суббота, 9 февраля 2019 г.

Susan Isaacss Critique of Ntozake Shanges Sassafrass, Cypress, and Indigo :: Sassafrass Cypress Indigo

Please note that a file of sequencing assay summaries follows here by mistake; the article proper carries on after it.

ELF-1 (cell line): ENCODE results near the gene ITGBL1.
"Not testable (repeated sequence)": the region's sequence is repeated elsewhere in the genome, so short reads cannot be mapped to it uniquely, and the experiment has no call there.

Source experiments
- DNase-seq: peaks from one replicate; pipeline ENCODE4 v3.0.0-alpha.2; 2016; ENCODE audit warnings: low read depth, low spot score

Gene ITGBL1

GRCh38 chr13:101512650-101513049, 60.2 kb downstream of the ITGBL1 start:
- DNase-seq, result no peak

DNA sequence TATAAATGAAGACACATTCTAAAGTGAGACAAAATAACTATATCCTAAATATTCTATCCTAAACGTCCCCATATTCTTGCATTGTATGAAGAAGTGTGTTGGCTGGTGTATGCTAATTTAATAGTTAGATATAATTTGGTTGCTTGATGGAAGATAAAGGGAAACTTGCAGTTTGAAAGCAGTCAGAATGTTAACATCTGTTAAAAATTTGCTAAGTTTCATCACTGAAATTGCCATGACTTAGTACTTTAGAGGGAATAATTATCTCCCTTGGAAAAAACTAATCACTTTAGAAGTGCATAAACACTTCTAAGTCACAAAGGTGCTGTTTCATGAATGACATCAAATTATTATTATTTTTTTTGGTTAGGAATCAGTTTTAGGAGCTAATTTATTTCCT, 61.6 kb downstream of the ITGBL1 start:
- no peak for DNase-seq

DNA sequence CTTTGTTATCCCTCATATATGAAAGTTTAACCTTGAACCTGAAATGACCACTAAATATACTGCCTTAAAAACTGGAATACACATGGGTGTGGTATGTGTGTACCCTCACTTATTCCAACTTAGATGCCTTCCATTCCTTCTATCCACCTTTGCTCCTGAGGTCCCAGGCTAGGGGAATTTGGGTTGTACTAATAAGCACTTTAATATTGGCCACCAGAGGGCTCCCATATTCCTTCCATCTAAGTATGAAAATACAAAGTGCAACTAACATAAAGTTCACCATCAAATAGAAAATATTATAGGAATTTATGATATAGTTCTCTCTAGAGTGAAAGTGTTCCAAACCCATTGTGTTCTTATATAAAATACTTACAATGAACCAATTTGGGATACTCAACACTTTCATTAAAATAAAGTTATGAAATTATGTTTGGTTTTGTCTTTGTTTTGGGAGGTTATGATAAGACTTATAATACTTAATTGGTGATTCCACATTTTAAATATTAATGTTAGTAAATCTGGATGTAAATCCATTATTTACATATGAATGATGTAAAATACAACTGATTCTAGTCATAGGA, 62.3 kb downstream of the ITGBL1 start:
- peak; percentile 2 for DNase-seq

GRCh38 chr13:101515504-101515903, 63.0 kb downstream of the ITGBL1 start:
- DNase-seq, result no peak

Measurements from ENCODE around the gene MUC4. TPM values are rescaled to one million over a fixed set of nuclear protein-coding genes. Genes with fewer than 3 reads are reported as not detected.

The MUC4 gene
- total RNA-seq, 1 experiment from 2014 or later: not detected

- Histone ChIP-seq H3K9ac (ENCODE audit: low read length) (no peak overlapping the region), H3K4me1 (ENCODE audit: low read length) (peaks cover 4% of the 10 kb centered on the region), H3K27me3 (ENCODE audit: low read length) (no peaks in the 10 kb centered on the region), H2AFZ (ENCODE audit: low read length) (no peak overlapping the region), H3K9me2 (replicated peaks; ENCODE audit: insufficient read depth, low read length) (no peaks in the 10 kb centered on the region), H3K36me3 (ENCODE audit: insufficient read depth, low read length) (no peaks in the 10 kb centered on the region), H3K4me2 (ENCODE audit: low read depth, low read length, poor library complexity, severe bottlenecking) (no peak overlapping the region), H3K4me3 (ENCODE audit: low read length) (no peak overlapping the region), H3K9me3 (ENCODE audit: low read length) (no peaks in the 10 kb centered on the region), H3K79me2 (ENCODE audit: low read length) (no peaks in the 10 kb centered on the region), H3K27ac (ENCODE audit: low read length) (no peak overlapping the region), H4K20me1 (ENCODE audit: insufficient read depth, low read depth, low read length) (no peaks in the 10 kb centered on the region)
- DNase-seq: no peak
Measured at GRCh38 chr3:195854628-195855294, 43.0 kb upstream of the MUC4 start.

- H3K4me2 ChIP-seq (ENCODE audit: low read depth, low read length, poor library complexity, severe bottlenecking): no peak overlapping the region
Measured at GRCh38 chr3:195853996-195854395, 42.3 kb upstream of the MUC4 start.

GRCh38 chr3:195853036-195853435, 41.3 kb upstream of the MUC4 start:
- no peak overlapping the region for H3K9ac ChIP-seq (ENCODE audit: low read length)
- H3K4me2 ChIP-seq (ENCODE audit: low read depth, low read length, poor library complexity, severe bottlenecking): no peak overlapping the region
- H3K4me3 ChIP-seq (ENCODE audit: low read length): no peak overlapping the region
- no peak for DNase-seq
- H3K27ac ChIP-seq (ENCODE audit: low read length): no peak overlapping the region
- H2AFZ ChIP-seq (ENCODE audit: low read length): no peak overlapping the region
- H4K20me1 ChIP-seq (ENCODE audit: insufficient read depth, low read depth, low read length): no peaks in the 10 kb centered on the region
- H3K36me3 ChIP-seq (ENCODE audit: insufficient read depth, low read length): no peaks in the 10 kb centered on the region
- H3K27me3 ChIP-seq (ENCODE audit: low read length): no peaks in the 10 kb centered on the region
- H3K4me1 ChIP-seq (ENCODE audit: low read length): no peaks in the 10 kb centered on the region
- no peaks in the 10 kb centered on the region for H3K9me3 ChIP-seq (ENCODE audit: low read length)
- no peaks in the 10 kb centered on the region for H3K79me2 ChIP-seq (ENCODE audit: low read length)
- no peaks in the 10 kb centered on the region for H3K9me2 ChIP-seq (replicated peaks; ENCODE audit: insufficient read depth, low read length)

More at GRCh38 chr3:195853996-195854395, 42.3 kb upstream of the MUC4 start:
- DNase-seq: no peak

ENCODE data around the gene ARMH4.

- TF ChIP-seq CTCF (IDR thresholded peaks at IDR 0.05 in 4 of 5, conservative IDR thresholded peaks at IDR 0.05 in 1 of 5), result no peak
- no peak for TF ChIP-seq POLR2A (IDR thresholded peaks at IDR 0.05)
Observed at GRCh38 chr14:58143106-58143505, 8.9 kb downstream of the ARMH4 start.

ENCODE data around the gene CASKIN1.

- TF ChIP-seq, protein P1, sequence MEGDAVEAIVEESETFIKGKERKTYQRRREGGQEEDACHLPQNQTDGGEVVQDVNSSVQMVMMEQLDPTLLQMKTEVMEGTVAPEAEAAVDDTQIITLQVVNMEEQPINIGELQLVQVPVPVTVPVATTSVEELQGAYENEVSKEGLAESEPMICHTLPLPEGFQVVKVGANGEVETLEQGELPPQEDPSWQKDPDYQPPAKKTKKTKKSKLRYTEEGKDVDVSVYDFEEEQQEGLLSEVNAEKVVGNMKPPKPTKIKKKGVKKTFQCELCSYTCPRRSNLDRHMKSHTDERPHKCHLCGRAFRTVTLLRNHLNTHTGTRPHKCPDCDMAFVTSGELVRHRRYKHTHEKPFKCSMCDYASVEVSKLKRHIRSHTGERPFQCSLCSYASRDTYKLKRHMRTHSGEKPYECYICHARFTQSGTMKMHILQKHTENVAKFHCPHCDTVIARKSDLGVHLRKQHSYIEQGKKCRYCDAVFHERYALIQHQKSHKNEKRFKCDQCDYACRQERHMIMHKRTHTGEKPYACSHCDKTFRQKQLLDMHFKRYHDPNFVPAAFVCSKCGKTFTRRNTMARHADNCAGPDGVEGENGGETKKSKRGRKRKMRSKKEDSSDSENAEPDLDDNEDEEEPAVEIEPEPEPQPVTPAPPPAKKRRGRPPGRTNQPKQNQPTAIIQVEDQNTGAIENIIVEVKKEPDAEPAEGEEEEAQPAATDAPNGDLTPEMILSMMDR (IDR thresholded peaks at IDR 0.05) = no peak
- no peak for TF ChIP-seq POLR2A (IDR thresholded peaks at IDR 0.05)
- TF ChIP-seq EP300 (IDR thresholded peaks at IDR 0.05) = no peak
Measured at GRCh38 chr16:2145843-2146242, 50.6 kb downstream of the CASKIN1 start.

Susan Isaacss Critique of Ntozake Shanges Sassafrass, Cypress, and colorful          Susan Isaacs believes that Ntozake Shanges first novel, Sassafrass, Cypress & Indigo, is mildly socialise and enjoyable, precisely her writing, sometimes loses a thread and makes a mess (395). Isaacs praises Shanges style, firearm finding fault with some of the techniques she employs.   The main character that is introduced to the readers in mail Modern American Fictions excerpt from Shanges novel, Sassafrass Cypress, and Indigo, is Indigo, the youngest of three missys in the story. Indigos character borders on the mystical. She has dolls she still talks to, and a con that Sister Mary Louise, a friend of Indigos, remarks, Too much of the Holy Ghost came out of Indigo and that fiddle (Shange, 44). One of Isaacss criticisms has to do with Indigos phthisis of whoremonger. Indigo is an avid fiddle player, she, had mastered the hum of the dusk, the crescen does of the cicadas, swamp rushes in light winds, thunder at high tide, and her mothers laughter down the hall (Shange, 45). The technique of mixing magic and fiddle playing does not sit well with Isaacs, who states, Its an intriguing idea, but it fails because although the author tries to present Indigo as a wise innocent, a mystical power, a joyous embodiment of the black spirit, the rhetoric of her musings is commonplace radical-feminist, predictable and silly...   Isaacs continues her criticism of the notion that Indigo has any magical abilities, and the use of magic as a story line and as a part of Indigos character, saying, And if Indigos black magic is real,...How can she and her people-a people with such unshakable magic-tolerate the evils the author catalogues so movingly? (396). Isaacs wonders about the reason for Indigos magical, mystical qualities, and continues along this track, wondering if the magic might be a metaphor, a fantasise of Indigos, or Shanges own limning of black folklore. Regardless of the intended portrayal of Indigos magical qualities, Isaacs believes that, it is not presented with enough clarity. The reader remains mildly worshipful of Indigo--people who talk to dolls can be enchanting--but it is nonetheless befuddled about her office in the novel (394).   Despite Isaacs problems with the structure of the novel, and some of the devices and techniques Shange used in her character development, she does praise Shange as a novelist, comparing her art to weaving, a skill shared by both the mother and the eldest daughter in Sassafrass, Cypress, and Indigo.

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